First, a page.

For me, the most intriguing aspect of the KREM saga has to do with the fact that there were young boys from the neighborhood working at Amandala Press on Partridge Street who, quite inadvertently, contribute mightily to KREM’s early years of survival. These were, in the first instance, Maurice “Reesh” Williams, Earl “Lotto” Nunez, Willie Gordon and Jason Barrera, who would leave work folding the newspaper on Friday afternoons to catch buses to play basketball in district towns. At the time they would have been 14, 15 years old at the most, and that would have been around 1985 or so. Those young men became the core of the championship Kremandala Raiders after winning the Under-17 Princess Royal Youth Hostel tournament and Belize Basketball Association Under-19 junior tournaments. They were joined by youths like Evan “Duck” Garnett, Travis Santos, and Maino Bevans, and they became a sensation in the old Civic in the inaugural semi-pro basketball season of 1992. The popularity of the Kremandala Raiders, I submit, youth from the ‘hood, contributed mightily to the victory of KREM Radio over Radio Belize leading up to the PUP government’s conclusion in early 1993 that Radio Belize/Friends FM had failed to marginalize KREM sufficiently. Pressure from Belize’s power structure probably influenced the PUP Cabinet to come up with the LOVE idea.

There is a powerful but sophisticated racism which operates in Belize. I have personally fought against this racism during my adult life, but there have been many people who look like us who have sold our people out during the journey. Nobody wants to hear any sad tales of frustration and failure, so we’ll just leave that like that.

The result of the May 8 referendum on going to the International Court of Justice (ICJ) for final and binding arbitration on the Guatemalan claim to Belize, suggests that Belizeans of what we call color were more in favor of the appeasement “yes” vote than Mestizo and Mayan Belizeans were. I have to use the verb “suggest” because, again, the academics of Belize are missing in action.  We do not have definitive, crunched statistics to establish this. All we know is that the Belize District, which includes Belize City, Hattieville, Burrell Boom, Ladyville, Los Lagos, Sandhill, and so on, provided a solid “yes” majority which could not be critically reduced by border residents in Toledo and Cayo. The community of Benque Viejo del Carmen, which is arguably the most Guatemalan community in Belize, voted “no” to the ICJ. Incredible. Absolutely incredible.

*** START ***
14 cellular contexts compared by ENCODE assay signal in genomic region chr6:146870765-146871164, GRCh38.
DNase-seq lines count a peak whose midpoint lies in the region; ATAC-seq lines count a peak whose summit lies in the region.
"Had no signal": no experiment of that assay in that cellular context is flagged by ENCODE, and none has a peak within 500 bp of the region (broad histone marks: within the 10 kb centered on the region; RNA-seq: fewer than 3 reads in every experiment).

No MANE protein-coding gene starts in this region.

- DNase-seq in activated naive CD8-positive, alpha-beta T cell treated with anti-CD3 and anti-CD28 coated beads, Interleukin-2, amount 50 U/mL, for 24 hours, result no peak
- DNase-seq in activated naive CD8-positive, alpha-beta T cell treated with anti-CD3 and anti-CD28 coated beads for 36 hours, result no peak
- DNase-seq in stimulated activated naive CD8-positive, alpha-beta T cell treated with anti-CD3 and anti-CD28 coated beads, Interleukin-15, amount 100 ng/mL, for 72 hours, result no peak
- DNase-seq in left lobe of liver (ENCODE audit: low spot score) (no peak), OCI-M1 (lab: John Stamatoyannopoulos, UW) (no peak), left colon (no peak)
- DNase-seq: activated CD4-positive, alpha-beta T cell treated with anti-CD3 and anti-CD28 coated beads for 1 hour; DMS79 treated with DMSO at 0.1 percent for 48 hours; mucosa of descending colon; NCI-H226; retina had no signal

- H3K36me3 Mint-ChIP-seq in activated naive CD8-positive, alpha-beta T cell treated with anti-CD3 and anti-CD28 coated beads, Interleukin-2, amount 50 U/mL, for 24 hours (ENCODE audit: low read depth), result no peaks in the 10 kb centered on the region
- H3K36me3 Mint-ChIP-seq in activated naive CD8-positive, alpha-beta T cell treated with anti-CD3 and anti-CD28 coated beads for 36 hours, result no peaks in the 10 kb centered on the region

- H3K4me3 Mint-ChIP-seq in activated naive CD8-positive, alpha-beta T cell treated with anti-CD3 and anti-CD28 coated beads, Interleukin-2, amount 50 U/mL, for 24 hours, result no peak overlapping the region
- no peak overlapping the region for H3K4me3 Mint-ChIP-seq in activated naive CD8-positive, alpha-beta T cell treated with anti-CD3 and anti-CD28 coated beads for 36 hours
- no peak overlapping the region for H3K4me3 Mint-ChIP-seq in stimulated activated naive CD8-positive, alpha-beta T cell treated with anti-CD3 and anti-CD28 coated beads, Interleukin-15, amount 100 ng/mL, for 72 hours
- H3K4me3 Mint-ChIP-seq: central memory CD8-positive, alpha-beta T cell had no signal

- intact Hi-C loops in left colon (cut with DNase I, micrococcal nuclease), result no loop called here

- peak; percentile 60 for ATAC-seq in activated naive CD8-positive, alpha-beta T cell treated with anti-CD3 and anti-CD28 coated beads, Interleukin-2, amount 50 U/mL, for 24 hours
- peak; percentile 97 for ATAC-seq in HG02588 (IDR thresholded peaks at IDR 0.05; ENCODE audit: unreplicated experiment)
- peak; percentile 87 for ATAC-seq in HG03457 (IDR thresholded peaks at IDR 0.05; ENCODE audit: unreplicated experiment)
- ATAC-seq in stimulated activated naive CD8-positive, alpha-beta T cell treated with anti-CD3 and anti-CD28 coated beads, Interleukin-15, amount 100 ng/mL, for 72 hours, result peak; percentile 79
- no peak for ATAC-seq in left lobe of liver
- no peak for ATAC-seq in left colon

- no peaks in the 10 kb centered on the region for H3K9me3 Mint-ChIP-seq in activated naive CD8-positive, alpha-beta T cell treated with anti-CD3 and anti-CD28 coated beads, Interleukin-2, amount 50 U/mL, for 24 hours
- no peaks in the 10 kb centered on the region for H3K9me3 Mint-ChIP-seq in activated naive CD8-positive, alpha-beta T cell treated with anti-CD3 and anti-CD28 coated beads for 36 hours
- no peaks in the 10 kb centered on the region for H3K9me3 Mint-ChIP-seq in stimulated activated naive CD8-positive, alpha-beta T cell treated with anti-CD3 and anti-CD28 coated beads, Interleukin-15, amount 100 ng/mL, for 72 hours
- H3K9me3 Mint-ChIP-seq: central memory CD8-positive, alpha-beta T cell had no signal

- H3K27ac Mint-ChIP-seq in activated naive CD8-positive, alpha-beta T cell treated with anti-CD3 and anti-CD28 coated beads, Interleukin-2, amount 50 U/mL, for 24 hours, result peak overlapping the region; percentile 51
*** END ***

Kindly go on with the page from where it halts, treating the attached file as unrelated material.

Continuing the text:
In conclusion, I would request that Belize’s academics take a closer look at the media landscape in this nation. Political powerhouses from both the PUP, which ran Belize from 1989 to 1993 and from 1998 to 2008, and the United Democratic Party (UDP), which has run Belize from 2008 to the present day, apparently embarked on a policy of handing out radio licenses left, right, and center, so that Belize has moved from pre-1989 government radio monopoly to a situation where every interested politician, every serious religious leader, and any who can own his own radio station. Essentially then, the granting of the historic radio license to KREM in 1989 was symbolic. In other words, you Partridge Street troublemakers will be able to broadcast, but so will everybody else.

My present understanding is that Amandala newspaper is being sued for $30,000 worth of libel by the chief executive of LOVE FM – Belize’s national radio monopoly. I have not been very active in Kremandala for a few months, but it seems to me that there will be previously unpublished material which will emerge when the legal combat between Slaughterhouse Road and Partridge Street commences.  The people of Belize will find out how the “invisible” power structure orchestrates the media realities in Belize.

Power to the people.

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Deshawn Swasey